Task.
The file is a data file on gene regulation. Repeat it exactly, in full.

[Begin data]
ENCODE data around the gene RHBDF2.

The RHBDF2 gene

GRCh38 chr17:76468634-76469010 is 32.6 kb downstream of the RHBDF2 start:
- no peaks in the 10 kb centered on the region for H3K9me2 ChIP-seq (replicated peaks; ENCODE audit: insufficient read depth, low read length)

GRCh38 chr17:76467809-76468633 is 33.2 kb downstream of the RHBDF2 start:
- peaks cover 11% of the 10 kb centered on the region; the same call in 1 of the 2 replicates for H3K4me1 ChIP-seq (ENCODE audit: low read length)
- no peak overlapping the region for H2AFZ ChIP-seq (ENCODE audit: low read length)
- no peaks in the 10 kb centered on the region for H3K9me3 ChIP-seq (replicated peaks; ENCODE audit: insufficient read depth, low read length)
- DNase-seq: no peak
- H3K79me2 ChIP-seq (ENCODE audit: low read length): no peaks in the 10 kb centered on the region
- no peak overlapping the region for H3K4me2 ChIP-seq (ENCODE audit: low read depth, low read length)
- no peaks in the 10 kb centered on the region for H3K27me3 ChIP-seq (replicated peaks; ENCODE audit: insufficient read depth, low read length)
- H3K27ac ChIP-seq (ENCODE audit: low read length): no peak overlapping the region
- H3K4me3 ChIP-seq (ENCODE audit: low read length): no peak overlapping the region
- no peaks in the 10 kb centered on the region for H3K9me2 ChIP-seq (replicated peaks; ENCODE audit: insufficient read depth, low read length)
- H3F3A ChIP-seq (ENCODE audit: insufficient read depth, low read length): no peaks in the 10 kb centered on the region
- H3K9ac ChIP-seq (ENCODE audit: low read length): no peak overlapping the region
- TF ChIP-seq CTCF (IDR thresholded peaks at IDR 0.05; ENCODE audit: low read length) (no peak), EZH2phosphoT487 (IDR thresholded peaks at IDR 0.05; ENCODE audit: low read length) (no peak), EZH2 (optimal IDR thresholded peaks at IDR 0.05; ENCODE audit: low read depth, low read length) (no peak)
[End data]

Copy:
ENCODE data around the gene RHBDF2.

The RHBDF2 gene

GRCh38 chr17:76468634-76469010 is 32.6 kb downstream of the RHBDF2 start:
- no peaks in the 10 kb centered on the region for H3K9me2 ChIP-seq (replicated peaks; ENCODE audit: insufficient read depth, low read length)

GRCh38 chr17:76467809-76468633 is 33.2 kb downstream of the RHBDF2 start:
- peaks cover 11% of the 10 kb centered on the region; the same call in 1 of the 2 replicates for H3K4me1 ChIP-seq (ENCODE audit: low read length)
- no peak overlapping the region for H2AFZ ChIP-seq (ENCODE audit: low read length)
- no peaks in the 10 kb centered on the region for H3K9me3 ChIP-seq (replicated peaks; ENCODE audit: insufficient read depth, low read length)
- DNase-seq: no peak
- H3K79me2 ChIP-seq (ENCODE audit: low read length): no peaks in the 10 kb centered on the region
- no peak overlapping the region for H3K4me2 ChIP-seq (ENCODE audit: low read depth, low read length)
- no peaks in the 10 kb centered on the region for H3K27me3 ChIP-seq (replicated peaks; ENCODE audit: insufficient read depth, low read length)
- H3K27ac ChIP-seq (ENCODE audit: low read length): no peak overlapping the region
- H3K4me3 ChIP-seq (ENCODE audit: low read length): no peak overlapping the region
- no peaks in the 10 kb centered on the region for H3K9me2 ChIP-seq (replicated peaks; ENCODE audit: insufficient read depth, low read length)
- H3F3A ChIP-seq (ENCODE audit: insufficient read depth, low read length): no peaks in the 10 kb centered on the region
- H3K9ac ChIP-seq (ENCODE audit: low read length): no peak overlapping the region
- TF ChIP-seq CTCF (IDR thresholded peaks at IDR 0.05; ENCODE audit: low read length) (no peak), EZH2phosphoT487 (IDR thresholded peaks at IDR 0.05; ENCODE audit: low read length) (no peak), EZH2 (optimal IDR thresholded peaks at IDR 0.05; ENCODE audit: low read depth, low read length) (no peak)